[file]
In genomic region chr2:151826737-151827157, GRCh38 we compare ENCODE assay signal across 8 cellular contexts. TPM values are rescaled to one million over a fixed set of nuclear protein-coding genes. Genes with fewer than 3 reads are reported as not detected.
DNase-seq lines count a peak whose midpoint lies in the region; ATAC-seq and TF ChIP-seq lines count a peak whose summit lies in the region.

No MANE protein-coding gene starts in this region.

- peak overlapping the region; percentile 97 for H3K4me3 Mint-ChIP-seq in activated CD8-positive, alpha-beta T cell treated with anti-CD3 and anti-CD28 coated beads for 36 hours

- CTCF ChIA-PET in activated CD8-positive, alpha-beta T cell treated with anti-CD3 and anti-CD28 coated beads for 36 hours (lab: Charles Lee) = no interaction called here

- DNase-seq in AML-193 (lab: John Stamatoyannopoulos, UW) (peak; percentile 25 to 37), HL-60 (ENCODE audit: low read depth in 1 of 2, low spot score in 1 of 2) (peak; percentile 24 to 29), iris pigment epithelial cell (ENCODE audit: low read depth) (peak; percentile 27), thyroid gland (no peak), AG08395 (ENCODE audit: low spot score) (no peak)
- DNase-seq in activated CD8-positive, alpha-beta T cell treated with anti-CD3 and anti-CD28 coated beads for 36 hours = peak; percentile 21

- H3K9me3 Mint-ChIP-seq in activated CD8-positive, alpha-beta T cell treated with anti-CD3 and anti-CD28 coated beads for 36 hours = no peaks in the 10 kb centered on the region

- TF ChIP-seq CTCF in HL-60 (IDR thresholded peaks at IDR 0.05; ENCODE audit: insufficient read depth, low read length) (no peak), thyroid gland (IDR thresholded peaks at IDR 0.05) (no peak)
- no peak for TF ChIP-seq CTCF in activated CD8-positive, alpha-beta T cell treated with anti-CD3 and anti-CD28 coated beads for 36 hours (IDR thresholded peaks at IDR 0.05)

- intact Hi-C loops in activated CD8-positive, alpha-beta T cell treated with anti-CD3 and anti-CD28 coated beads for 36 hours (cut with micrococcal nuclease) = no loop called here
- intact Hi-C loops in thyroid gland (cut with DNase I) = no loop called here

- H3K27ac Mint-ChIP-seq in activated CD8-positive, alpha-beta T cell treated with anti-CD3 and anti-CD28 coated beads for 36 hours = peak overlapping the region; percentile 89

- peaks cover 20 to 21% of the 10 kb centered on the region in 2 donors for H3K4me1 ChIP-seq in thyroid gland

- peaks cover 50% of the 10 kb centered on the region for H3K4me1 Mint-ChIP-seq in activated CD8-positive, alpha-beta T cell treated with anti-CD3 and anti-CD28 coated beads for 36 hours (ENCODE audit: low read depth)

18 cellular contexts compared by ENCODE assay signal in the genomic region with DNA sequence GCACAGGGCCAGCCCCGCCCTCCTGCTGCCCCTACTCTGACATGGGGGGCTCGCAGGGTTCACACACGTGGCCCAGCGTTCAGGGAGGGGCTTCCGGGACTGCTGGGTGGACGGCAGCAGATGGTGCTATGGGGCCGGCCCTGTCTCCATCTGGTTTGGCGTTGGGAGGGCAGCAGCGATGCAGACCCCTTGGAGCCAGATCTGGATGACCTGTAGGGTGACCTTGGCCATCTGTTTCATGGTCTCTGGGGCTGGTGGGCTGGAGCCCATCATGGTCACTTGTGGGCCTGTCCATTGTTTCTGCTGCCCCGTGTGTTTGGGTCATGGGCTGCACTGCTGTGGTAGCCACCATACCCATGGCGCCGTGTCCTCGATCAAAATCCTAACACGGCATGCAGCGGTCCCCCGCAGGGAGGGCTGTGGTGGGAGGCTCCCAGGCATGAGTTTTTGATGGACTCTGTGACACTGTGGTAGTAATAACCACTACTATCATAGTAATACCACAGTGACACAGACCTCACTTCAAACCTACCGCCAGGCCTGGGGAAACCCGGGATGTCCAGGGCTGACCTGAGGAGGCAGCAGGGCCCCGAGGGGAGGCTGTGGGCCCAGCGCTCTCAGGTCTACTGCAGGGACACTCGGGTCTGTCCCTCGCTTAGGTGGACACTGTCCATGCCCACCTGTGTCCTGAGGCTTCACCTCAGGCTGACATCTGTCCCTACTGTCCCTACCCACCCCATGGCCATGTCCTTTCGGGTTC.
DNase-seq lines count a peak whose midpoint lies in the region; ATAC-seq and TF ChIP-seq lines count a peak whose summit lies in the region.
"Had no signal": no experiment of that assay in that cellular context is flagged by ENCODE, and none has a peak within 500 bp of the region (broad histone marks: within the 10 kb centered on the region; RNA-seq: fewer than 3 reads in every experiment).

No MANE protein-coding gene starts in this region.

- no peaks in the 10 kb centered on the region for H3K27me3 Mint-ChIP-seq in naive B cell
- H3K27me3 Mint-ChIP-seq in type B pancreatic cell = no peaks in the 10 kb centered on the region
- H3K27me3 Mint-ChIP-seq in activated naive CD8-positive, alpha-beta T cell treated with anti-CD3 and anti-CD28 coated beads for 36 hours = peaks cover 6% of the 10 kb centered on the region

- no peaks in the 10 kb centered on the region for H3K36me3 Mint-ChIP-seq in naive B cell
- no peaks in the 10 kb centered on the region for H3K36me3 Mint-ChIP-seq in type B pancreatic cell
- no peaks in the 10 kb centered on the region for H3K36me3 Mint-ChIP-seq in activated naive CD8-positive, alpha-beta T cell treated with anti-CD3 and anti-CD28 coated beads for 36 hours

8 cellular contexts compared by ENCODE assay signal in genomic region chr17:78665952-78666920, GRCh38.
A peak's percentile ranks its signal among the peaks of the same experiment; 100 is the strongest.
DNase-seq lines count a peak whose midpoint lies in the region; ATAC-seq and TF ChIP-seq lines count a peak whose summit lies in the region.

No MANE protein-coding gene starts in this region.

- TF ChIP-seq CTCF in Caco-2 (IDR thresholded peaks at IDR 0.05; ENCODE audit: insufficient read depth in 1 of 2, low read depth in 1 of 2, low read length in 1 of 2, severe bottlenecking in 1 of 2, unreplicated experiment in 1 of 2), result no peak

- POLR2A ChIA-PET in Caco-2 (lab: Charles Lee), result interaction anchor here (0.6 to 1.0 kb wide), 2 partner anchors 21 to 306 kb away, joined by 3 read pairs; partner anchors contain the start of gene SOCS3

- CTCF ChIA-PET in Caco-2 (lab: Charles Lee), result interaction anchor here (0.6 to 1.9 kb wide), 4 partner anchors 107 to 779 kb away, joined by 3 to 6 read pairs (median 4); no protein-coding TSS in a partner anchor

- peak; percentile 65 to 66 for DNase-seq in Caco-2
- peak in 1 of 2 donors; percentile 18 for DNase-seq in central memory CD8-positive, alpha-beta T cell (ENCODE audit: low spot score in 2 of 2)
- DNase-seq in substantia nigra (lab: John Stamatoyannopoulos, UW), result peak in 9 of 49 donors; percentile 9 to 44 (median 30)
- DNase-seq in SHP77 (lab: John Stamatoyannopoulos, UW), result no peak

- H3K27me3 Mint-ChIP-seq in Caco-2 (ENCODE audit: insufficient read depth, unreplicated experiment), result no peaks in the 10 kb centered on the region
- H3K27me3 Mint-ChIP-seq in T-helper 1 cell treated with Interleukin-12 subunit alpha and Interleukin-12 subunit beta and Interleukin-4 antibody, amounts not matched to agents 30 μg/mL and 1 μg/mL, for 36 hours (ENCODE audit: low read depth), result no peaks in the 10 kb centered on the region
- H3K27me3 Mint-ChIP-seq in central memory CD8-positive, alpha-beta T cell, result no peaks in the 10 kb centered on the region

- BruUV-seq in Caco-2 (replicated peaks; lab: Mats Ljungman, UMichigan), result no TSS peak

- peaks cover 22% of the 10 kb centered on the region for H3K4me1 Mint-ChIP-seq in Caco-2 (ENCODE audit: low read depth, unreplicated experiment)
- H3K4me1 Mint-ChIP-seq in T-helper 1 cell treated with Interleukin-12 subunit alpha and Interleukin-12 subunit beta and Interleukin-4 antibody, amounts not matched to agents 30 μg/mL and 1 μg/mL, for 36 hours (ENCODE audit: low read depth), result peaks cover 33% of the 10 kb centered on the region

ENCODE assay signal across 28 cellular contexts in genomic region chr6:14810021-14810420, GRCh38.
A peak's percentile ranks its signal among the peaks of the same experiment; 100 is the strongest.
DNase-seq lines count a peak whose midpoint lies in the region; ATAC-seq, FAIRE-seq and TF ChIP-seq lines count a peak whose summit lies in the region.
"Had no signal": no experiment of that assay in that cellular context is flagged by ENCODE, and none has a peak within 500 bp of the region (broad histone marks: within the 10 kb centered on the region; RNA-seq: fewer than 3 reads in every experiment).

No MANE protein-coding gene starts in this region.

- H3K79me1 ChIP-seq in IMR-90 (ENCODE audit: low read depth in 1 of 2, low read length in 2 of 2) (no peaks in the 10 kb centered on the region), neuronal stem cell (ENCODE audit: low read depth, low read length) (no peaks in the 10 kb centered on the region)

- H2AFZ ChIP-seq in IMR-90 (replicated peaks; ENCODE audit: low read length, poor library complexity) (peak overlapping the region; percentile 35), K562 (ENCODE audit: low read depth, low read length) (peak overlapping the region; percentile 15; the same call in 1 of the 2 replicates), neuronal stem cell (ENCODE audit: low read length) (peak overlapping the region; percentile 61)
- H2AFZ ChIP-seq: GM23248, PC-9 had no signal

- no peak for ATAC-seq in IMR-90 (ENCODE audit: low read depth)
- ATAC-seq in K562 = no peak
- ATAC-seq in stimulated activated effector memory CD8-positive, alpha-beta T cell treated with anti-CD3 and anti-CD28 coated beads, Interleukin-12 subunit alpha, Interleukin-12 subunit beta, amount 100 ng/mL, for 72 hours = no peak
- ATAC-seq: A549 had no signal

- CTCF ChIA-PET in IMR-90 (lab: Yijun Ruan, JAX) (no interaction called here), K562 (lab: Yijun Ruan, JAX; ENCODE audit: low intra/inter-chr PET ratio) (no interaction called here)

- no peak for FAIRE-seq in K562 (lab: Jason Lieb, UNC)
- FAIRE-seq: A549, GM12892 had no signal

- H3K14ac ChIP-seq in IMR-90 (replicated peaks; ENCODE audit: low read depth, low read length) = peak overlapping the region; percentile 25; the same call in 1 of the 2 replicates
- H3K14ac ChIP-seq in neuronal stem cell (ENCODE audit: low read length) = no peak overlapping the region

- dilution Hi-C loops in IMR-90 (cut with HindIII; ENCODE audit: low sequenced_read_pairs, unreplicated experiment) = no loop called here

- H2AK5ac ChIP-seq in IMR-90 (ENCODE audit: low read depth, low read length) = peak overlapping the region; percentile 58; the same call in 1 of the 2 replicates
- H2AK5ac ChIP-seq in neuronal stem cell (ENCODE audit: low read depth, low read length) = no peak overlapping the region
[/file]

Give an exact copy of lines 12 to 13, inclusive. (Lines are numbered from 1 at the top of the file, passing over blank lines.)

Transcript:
- intact Hi-C loops in thyroid gland (cut with DNase I) = no loop called here

- H3K27ac Mint-ChIP-seq in activated CD8-positive, alpha-beta T cell treated with anti-CD3 and anti-CD28 coated beads for 36 hours = peak overlapping the region; percentile 89